I've recently noticed how infrequently I've written code for personal use over the last couple of years, but there are good reasons that I'm pretty proud of!
Believe it or not, I do actually use nearly all of the code I've written - there's a static-site generator, a Discord bot, a music player, and a quantified-self data archival application too! - and I think it comes down to a couple of things.
Firstly, I try to keep the code stupidly simple, with as few external dependencies as possible. This way everything starts up quickly, and I get a sense of added security, knowing that some hundreds of packages aren't suddenly going to have a bunch of vulnerabilities1.
Second, I limit the features to only what I personally need. I ain't writin' it fer no one but me, and that's completely intentional. Over the last decade I've made numerous attempts at writing software other people can easily use themselves, and it always feels like a burden making every feature reusable and generic. I'm more motivated to add a feature I know I'm going to make use of, but I absolutely welcome people to fork the code and make their own changes - that's why I make most of my source code available.
Finally, the main reason I don't write code very often anymore - everything I need has been catered for! At this point, writing code would be for the sake of it, and realistically a waste of time2. The vast majority of software out there is perfectly adequate, from note taking apps to full-blown music creation software (yes, I may have given up on rust-music...), so the only stuff I'll write now is unique to my requirements where I haven't already found a good alternative.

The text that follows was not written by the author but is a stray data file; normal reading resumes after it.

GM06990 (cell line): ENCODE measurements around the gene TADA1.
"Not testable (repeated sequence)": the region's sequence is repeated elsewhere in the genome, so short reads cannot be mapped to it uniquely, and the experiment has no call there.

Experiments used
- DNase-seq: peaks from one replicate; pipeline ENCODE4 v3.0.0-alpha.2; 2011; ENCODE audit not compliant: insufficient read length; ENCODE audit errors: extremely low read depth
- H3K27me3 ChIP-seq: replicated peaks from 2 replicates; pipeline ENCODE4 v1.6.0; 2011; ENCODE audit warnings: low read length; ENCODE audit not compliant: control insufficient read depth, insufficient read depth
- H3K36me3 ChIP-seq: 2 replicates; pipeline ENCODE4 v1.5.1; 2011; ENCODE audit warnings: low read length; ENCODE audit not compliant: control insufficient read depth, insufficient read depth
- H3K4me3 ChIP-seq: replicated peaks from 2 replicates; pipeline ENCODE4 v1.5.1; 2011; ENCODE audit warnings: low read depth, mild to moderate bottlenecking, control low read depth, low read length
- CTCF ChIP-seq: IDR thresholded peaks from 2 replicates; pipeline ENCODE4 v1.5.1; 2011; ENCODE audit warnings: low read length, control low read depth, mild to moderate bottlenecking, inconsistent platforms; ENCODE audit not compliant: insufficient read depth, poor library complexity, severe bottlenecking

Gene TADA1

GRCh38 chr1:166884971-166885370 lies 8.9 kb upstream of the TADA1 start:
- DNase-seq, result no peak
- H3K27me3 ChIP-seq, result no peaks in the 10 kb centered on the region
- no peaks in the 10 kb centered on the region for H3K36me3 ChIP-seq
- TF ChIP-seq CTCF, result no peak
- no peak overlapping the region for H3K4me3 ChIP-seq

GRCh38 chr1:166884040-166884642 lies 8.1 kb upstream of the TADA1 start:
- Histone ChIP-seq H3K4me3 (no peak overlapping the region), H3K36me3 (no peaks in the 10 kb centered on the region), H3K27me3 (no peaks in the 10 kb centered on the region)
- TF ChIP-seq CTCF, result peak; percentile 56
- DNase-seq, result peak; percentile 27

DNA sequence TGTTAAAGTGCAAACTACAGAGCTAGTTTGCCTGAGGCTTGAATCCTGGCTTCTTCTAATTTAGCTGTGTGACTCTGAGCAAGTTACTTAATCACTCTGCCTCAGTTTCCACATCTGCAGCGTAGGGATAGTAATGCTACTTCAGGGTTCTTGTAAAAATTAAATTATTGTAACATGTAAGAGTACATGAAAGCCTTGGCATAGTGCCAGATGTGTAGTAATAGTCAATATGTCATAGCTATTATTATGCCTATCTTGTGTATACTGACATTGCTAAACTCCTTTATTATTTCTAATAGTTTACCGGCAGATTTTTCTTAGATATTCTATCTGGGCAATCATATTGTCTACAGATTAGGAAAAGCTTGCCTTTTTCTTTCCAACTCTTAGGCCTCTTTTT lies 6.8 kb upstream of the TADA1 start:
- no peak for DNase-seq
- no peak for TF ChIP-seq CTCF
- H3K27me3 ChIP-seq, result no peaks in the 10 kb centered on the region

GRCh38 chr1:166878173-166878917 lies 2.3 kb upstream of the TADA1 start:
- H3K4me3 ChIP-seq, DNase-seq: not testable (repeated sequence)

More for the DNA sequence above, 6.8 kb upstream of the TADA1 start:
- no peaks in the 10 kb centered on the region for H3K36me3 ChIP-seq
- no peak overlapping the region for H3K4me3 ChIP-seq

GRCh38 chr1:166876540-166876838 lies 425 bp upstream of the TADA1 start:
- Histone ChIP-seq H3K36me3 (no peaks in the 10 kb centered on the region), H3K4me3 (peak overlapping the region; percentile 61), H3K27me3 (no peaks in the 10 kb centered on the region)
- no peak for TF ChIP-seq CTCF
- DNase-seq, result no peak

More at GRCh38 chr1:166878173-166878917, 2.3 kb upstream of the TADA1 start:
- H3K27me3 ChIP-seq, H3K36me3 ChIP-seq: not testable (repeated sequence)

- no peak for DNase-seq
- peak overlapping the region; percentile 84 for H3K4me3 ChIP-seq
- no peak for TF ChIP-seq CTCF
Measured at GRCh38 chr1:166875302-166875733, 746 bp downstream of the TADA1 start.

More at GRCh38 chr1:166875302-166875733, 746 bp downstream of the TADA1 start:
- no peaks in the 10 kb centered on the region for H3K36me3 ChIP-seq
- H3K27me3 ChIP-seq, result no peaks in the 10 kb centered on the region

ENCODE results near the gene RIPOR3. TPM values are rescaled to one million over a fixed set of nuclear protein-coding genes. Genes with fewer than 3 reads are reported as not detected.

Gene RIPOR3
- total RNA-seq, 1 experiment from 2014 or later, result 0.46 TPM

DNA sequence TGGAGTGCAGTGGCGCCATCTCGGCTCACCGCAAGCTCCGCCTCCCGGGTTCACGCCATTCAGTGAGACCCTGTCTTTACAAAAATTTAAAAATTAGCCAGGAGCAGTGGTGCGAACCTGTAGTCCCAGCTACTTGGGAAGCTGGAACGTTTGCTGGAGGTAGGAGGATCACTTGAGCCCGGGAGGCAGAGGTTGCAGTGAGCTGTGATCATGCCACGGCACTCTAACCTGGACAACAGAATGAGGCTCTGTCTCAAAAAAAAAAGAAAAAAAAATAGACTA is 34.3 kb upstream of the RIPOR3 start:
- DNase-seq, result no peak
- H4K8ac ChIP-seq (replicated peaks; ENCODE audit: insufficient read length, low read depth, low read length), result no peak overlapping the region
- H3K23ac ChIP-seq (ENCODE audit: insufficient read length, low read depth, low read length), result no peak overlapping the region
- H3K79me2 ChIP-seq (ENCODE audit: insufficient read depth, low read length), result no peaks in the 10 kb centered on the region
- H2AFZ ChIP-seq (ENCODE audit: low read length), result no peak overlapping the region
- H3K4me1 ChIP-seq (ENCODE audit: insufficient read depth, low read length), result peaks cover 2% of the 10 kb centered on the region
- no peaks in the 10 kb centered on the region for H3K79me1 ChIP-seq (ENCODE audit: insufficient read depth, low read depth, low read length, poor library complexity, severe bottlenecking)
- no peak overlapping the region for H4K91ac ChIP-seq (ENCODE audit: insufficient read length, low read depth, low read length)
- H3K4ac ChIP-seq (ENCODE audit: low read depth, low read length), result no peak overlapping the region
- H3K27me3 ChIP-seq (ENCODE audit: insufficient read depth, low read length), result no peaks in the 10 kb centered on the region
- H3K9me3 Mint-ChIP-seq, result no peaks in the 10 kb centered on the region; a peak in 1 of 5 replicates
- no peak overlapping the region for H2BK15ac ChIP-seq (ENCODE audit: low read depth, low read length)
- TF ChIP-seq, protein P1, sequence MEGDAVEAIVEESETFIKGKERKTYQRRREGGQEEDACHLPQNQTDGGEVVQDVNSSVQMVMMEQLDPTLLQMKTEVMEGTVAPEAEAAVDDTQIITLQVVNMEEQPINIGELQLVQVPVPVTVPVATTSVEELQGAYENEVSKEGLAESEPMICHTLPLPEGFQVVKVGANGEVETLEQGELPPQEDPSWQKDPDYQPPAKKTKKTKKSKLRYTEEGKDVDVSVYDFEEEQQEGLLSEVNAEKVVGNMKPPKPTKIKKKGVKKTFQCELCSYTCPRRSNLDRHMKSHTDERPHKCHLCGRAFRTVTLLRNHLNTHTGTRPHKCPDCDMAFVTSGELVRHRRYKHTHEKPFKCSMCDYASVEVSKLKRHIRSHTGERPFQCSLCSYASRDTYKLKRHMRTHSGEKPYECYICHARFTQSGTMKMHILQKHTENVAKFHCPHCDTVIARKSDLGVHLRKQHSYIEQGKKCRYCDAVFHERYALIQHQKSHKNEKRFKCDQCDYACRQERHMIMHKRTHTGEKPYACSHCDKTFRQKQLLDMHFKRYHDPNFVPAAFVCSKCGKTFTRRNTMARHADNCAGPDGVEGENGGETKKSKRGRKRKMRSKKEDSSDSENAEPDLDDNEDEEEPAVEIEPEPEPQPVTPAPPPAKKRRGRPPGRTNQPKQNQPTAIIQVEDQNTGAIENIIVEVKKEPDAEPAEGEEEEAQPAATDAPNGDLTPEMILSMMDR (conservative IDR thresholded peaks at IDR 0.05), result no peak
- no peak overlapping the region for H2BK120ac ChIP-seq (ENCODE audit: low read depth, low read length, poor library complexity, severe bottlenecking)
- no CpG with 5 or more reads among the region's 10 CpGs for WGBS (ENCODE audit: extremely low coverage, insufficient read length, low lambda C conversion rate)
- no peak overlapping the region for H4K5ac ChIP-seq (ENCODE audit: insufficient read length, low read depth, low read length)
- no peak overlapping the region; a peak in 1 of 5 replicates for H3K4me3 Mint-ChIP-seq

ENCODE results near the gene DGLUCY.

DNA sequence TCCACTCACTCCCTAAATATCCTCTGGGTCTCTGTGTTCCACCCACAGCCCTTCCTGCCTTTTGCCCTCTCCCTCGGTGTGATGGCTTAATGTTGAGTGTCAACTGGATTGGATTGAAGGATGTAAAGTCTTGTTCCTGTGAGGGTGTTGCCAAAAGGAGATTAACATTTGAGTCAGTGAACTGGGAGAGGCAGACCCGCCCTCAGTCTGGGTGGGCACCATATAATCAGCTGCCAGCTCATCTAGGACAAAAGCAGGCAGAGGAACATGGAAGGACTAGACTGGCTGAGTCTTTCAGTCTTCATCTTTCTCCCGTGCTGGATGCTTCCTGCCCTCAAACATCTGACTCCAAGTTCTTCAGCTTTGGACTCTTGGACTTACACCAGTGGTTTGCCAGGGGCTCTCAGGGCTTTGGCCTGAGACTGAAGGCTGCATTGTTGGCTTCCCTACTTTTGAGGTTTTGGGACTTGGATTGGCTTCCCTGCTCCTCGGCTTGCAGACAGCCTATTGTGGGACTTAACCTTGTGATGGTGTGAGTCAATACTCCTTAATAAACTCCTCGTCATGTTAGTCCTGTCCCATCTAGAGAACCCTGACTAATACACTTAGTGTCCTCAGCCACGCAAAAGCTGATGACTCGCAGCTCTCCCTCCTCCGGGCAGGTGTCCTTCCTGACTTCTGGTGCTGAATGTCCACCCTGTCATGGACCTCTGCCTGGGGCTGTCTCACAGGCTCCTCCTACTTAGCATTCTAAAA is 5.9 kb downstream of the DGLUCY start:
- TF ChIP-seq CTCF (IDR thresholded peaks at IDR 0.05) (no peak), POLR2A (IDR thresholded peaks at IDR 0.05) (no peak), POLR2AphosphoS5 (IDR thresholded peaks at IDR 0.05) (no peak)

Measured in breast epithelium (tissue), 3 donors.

As a result of all these things, the code I have written is particularly stable. I've barely made a dent to my git commit history - until today I hadn't even touched the engine that generates this site for over a year and a half! The software I use to keep track of my music listening history, watched TV shows, films, and books read often goes 6 months between commits, despite using it every single day.
And with all that considered, I'm pretty pleased with meself 🤓
1: Yes yes, I know that writing code myself, instead of relying on dependencies, can lead to vast amounts of undocumented vulnerabilities - the point I'm making is my code should be simple enough not to need dependencies, and simple enough that adding protection against malicious inputs myself isn't dangerous.
2: As a result, I'll be wasting my time on TikTok instead 😤